Yeti Cycles announce Big Mountain Enduro Series

Race Moab’s all-mountain epic and trails of Colorado lore

2012 marks the arrival of America’s Enduro scene. This week Yeti Cycles and subsidiary Bigfoot Productions have announced a race series called The Big Mountain Enduro Series, squarely aimed at all-mountain riders. The series will be anchored by an event with the clout of those established in Europe: The Whole Enchilada Enduro in Moab, UT.

The Whole Enchilada is slated for 29-30 September. It will be preceded by a race from the Continental Divide Trail to the Steamboat ski area in Steamboat Springs, Colorado (17-18 August) and a race over Kennebec Pass in Durango, Colorado (1-2 September), the latter is still pending Forest Service approval.

The Whole Enchilada will have a field cap of 150 participants due to Forest Service and BLM permit restrictions. The Durango and Steamboat events are set to host 200 riders. Each course will be roughly 30 miles long and best handled by a trail or all-mountain style bike. Entry fees are steep — US$150 for the Whole Enchilada Enduro — but includes: post race meal/party, socks, t-shirt, sweatshirt, and day-of-race shuttle.

The races will be backcountry experiences, according to Bigfoot, and more in-line with the events that set the stage for American enduro racing, namely the Downieville Classic.

“The whole premise of it [the Big Mountain Enduro Series] is enduro racing on raw backcountry trails,” Sarah Rawley, Yeti’s events and marketing manager told BikeRadar. “Finally, enduro racing is coming about in the US a bit more and we’ve had some great events — the Winter Park enduro was super well received last year, but that was at a ski resort with multiple Super D runs — where as this takes a big epic ride that people plan [vacations around] to ride the Whole Enchilada; so to get the best pros in the enduro category racing on it — we’re super excited.”

The Whole Enchilada starts in Moab's high mountains and descends all the way to the Colorado River

The Whole Enchilada: all-mountain racing in mountain biking’s mecca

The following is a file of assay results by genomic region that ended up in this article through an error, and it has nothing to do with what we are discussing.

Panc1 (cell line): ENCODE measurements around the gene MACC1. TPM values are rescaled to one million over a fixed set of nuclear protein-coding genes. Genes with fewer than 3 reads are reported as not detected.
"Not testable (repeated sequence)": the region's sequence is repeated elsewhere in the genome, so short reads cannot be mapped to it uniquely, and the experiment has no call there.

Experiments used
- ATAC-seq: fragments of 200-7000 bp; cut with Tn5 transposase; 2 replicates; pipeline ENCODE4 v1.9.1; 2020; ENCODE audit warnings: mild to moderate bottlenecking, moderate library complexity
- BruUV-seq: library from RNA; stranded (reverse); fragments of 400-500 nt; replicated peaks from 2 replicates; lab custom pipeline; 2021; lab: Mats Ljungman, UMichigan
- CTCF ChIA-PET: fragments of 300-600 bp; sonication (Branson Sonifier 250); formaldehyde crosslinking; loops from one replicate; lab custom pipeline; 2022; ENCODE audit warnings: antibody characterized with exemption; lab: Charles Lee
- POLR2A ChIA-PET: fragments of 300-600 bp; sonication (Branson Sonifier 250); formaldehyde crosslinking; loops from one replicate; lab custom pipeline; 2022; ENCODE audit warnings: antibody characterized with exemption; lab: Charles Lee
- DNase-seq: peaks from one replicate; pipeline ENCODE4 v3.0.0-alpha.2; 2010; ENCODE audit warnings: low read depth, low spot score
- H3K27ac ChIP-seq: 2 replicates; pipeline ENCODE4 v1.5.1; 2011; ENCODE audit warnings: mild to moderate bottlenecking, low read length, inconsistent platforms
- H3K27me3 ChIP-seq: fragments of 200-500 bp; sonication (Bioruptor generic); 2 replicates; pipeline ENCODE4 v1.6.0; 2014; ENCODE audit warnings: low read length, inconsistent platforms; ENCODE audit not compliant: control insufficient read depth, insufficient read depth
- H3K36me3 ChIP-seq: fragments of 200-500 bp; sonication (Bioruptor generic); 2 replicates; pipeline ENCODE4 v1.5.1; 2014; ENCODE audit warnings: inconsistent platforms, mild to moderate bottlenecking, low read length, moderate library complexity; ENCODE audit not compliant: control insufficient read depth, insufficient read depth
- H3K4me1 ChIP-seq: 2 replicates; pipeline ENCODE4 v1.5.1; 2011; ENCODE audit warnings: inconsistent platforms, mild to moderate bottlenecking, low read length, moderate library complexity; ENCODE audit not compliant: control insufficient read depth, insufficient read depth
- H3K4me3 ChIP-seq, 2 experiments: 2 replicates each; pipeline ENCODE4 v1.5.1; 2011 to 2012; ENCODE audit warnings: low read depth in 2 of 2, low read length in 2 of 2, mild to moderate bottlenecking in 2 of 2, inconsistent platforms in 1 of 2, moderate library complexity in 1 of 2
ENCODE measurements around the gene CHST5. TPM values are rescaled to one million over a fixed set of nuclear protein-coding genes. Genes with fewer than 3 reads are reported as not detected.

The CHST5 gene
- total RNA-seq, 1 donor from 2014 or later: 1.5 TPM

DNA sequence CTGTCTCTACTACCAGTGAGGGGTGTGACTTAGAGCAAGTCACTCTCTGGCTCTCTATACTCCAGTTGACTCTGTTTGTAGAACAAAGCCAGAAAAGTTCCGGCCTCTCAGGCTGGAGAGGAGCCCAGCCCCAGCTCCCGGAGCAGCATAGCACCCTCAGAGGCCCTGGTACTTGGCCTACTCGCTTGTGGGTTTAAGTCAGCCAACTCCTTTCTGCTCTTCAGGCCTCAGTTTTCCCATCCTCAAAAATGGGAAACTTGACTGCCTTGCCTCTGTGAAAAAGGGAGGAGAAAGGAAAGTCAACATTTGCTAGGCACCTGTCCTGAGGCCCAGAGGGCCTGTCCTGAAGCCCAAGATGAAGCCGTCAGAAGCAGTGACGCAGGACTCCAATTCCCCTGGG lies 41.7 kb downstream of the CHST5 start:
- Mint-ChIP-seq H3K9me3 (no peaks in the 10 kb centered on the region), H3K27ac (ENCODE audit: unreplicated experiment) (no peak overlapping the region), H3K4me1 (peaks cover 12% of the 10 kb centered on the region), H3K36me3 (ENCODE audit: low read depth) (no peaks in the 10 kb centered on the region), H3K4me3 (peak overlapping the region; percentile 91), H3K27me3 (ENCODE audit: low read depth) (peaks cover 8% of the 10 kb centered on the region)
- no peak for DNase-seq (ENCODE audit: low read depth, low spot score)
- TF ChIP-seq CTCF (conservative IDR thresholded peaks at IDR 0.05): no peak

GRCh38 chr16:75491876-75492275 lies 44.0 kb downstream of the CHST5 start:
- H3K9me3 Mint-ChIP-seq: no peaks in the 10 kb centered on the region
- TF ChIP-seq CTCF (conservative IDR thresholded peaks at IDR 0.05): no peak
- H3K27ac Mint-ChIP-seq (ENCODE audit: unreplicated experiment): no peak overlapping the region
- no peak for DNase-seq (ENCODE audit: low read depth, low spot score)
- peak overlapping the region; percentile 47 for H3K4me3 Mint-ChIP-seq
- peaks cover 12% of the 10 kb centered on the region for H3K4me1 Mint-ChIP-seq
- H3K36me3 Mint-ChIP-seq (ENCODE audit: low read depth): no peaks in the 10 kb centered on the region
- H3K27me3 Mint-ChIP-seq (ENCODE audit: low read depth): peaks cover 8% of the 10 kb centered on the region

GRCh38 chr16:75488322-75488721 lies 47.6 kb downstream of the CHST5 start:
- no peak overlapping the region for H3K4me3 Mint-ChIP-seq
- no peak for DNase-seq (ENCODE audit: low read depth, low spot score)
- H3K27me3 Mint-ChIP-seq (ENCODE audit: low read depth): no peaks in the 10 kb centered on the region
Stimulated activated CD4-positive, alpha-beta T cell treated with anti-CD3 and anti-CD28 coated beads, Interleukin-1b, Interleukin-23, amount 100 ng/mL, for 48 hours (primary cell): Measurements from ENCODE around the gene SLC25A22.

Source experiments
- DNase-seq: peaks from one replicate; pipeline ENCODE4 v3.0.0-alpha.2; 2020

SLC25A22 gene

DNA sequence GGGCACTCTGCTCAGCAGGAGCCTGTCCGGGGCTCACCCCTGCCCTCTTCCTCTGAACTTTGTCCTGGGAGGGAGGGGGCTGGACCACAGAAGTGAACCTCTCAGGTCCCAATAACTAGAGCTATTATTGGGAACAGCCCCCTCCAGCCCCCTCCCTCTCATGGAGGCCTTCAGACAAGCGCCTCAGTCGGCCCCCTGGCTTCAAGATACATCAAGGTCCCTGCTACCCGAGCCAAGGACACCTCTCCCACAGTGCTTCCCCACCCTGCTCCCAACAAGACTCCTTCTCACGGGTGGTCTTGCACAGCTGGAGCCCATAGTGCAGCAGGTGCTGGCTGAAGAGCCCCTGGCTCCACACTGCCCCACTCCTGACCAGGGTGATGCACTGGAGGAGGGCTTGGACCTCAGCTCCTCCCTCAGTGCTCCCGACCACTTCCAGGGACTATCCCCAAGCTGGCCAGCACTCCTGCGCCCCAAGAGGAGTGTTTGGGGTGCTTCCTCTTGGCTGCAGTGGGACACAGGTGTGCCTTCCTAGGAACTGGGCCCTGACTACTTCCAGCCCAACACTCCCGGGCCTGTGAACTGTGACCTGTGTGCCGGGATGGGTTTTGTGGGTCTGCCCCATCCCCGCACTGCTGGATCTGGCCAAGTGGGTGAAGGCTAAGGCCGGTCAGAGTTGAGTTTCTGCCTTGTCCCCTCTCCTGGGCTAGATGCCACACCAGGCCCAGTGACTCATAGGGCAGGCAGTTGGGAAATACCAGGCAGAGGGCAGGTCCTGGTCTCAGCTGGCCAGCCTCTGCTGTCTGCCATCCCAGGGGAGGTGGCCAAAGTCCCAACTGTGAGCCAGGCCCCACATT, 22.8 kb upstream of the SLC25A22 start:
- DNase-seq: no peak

The Whole Enchilada is an epic ride — and one that should be on every mountain biker’s bucket list — it’s 30 miles with 7,000ft of descending comprising the Burro Pass, Hazard County, UPS, LPS and Porcupine Rim trails, thought the final section of technical singletrack, which descends to the bank of the Colorado River has been left out of the race’s permit.

“The reason that isn’t includes is because it’s what they call a WSA, or Wilderness Study Area,” said Keith Darner, race director for the Big Mountain Enduro Series race. “And you can’t have a competitive event through there. So we don’t get that last 1.8- or 2-miles, whatever it is.”

To make up for it, they’ve added a climb — Geyser Pass — to the start of the race for two purposes: to determine start order and give the pack a chance to sort itself between those going for the win, and those racing for the experience. “We’re starting at Geyser Pass in heats, depending on how registration goes,” said Darner. “Racers will ride from Geyser Pass, which is a dirt road, up to Burro Pass; that section will not be timed, however, the order in which you arrive at Burro Pass is the order in which you start.”

From there the race takes on an individual time trial start format; Darner estimates a 1min start interval.

Bigfoot list it as one of North America’s top five rides; and possibly a top 10 in the world — and we’d have a hard time arguing against the claim. And guidebooks tell riders to reserve 4- to 6hrs to cover the route. The pro winner will do it in less than 1.5hrs, according to local benchmarks. “It could be under that, or maybe a little longer,” said Kyle Mears, owner/operator of Acme Bike Shuttle in Moab, UT.

Kyle Mears of Acme Bike Shuttle in Moab, UT plans to keep the fast guys honest, his advantage: local knowledge

Riding the ‘Whole Enchilada’ is an accomplishment, but once riders race it, the experience becomes part of their riding persona, their ‘bar speak’ if you will — and instant ‘dirt cred.’ And winning it will cast a rider into the annals of mountain bike lore.

“This is the best example [in Moab] of a trail that would test [an all-mountain rider],” said Mears. “A cross-country guy could win it on a 29er; you could win it on a 6in bike with baggy shorts. It evens it all out; there’s enough climbing, enough flats, enough downhill, and a certain amount of good luck that has to happen just to make it down in one piece.”

And the winner will have truly triumphed, since there will be massive advantage with regard to local knowledge. The race will pit that knowledge against the flat-out speed and endurance of visitors. “Especially when you get down to porcupine rim, there are so many different options in terms of lines to take,” said Rawley. “We’re not going to tape it off. It will pit those who know that they’re the best against those that know that they’re the best on that course.”

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